Is church is entitled to state aid to buy playground covering
U.S. Supreme Court cases about government aid to religious institutions have revolved around tax breaks, school textbooks, transportation, private school vouchers and even computer software. But recycled tires.A church-state case that has long been touted as one of the marquee appeals of an otherwise low-key term will go before the justices on April 19.
The case involves a Lutheran church in Missouri that operates a preschool and day care. It sought to improve its playground by applying for the state’s scrap-tire grant program, which provides money to install safe, rubberized ground coverings.Missouri officials turned down the church’s application, which otherwise ranked high on a set of neutral criteria, based on a state constitutional provision that bars direct or indirect government financial aid to churches.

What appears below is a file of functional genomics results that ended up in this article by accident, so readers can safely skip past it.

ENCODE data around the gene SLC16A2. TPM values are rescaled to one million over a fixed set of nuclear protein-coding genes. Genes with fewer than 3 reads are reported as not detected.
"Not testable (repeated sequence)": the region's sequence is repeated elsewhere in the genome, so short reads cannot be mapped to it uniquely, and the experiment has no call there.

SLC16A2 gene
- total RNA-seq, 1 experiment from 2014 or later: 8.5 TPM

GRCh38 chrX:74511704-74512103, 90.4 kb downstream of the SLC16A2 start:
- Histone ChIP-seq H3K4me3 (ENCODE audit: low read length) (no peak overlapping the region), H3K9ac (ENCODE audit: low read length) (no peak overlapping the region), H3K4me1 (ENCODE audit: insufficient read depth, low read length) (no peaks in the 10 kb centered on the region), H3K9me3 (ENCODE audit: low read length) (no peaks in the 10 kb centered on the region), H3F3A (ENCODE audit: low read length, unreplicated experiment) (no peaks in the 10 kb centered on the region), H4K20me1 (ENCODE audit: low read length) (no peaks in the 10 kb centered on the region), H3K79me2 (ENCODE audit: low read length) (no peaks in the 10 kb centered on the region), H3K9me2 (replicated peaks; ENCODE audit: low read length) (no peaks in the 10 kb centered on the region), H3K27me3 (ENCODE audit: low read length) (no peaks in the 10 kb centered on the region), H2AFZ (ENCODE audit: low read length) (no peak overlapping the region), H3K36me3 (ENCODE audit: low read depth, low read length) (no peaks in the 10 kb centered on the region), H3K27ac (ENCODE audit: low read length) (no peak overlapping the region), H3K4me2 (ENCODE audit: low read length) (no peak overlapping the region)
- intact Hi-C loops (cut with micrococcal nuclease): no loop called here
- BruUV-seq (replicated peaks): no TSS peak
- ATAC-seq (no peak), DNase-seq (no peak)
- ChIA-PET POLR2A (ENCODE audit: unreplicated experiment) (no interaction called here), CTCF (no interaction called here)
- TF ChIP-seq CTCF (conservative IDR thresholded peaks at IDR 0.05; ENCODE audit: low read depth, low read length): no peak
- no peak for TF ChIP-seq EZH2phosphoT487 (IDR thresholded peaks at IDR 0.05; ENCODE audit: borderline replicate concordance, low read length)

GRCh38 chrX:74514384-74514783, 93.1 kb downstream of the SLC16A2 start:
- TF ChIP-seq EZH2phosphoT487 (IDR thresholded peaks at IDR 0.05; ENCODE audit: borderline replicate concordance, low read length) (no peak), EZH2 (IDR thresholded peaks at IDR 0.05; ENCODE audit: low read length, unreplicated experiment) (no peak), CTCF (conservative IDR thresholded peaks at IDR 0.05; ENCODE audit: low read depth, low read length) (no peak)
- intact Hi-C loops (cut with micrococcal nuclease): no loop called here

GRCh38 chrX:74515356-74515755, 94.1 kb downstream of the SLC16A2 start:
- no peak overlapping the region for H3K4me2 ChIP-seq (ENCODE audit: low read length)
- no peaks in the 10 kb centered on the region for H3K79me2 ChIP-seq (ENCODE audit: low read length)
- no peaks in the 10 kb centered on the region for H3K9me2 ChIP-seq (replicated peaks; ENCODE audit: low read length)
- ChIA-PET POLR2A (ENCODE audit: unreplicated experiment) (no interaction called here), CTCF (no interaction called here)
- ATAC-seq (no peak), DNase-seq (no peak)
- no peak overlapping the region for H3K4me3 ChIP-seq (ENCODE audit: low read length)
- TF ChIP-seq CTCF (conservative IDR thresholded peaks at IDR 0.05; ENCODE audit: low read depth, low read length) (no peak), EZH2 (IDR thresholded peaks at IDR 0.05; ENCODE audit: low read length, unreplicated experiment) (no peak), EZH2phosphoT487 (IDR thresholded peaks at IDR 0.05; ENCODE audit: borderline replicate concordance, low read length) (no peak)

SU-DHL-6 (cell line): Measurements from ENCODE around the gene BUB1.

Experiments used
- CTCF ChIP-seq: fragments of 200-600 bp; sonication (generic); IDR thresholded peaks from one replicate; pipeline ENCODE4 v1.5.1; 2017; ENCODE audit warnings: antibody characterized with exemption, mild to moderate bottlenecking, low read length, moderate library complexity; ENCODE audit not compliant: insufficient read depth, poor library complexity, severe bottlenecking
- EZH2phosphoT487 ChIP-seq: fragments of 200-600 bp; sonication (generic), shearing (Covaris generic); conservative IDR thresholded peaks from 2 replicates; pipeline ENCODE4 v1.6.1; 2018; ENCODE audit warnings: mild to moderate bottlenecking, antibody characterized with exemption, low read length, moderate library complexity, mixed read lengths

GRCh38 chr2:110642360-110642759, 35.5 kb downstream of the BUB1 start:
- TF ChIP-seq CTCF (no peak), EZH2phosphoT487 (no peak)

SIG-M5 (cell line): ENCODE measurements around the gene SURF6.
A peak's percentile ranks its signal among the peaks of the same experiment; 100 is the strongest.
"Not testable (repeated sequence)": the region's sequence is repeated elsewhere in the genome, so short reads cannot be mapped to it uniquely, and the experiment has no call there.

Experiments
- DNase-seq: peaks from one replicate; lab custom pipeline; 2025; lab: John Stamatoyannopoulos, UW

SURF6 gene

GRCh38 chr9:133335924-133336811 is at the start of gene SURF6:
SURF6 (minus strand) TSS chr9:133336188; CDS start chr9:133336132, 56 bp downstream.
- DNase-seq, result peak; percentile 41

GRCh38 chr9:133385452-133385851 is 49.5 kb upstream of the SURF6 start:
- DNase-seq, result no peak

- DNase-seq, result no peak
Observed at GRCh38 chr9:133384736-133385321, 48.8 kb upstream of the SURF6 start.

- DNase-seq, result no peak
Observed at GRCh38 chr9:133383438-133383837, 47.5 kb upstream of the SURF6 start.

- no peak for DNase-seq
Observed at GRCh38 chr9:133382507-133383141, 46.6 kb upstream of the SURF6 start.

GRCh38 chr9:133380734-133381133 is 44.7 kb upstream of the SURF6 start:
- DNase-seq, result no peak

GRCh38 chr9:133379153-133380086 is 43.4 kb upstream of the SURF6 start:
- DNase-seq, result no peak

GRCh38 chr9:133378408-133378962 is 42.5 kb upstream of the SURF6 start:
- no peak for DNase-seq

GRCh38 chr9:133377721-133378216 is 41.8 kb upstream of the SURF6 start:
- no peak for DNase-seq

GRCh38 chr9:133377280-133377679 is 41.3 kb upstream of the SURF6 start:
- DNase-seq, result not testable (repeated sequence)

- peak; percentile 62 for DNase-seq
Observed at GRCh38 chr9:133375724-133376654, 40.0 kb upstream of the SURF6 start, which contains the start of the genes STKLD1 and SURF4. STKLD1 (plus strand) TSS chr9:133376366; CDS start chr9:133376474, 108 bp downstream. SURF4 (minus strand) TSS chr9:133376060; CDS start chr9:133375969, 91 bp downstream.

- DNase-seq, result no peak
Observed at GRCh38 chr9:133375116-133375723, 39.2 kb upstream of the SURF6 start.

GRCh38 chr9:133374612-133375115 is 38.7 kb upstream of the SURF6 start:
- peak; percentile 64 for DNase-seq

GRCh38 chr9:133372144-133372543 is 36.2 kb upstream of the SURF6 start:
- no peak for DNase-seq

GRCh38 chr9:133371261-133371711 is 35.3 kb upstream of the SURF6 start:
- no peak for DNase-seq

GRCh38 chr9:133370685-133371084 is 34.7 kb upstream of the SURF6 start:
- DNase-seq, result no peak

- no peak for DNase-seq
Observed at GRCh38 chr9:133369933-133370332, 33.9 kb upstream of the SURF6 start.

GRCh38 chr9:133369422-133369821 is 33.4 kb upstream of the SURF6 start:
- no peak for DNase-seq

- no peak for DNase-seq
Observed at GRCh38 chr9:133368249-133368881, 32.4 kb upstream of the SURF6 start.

“If you could write your own facts, you couldn’t write them any better,” says David A. Cortman, senior counsel at the Alliance Defending Freedom, the Scottsdale, Arizona-based group that represents the church in Trinity Lutheran Church v. Pauley.
The Columbia church challenged the grant denial as a violation of the First Amendment’s guarantee of free exercise of religion and the 14th Amendment’s equal protection clause. As the church states in its merits brief: “A rubber playground surface accomplishes the state’s purposes whether it cushions the fall of the pious or the profane.”